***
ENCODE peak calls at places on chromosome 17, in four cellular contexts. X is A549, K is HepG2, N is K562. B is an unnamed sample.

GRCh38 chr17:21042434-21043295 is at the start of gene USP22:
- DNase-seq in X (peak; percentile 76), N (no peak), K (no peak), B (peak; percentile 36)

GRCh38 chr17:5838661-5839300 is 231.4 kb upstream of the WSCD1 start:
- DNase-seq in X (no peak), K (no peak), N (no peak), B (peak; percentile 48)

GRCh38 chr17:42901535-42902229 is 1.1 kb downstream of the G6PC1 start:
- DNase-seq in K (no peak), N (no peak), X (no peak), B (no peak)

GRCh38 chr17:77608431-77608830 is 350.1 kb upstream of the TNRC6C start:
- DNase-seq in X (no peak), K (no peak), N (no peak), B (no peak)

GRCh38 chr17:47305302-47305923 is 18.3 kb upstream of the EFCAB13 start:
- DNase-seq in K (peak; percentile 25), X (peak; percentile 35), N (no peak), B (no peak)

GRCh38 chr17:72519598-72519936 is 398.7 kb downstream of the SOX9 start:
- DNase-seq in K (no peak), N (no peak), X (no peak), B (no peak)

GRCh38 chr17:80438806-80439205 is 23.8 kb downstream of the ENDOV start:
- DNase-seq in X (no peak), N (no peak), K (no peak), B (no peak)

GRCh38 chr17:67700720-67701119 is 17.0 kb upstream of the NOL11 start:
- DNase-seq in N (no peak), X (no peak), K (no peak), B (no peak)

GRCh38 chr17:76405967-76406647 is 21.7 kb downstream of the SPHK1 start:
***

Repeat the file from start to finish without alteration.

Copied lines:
ENCODE peak calls at places on chromosome 17, in four cellular contexts. X is A549, K is HepG2, N is K562. B is an unnamed sample.

GRCh38 chr17:21042434-21043295 is at the start of gene USP22:
- DNase-seq in X (peak; percentile 76), N (no peak), K (no peak), B (peak; percentile 36)

GRCh38 chr17:5838661-5839300 is 231.4 kb upstream of the WSCD1 start:
- DNase-seq in X (no peak), K (no peak), N (no peak), B (peak; percentile 48)

GRCh38 chr17:42901535-42902229 is 1.1 kb downstream of the G6PC1 start:
- DNase-seq in K (no peak), N (no peak), X (no peak), B (no peak)

GRCh38 chr17:77608431-77608830 is 350.1 kb upstream of the TNRC6C start:
- DNase-seq in X (no peak), K (no peak), N (no peak), B (no peak)

GRCh38 chr17:47305302-47305923 is 18.3 kb upstream of the EFCAB13 start:
- DNase-seq in K (peak; percentile 25), X (peak; percentile 35), N (no peak), B (no peak)

GRCh38 chr17:72519598-72519936 is 398.7 kb downstream of the SOX9 start:
- DNase-seq in K (no peak), N (no peak), X (no peak), B (no peak)

GRCh38 chr17:80438806-80439205 is 23.8 kb downstream of the ENDOV start:
- DNase-seq in X (no peak), N (no peak), K (no peak), B (no peak)

GRCh38 chr17:67700720-67701119 is 17.0 kb upstream of the NOL11 start:
- DNase-seq in N (no peak), X (no peak), K (no peak), B (no peak)

GRCh38 chr17:76405967-76406647 is 21.7 kb downstream of the SPHK1 start: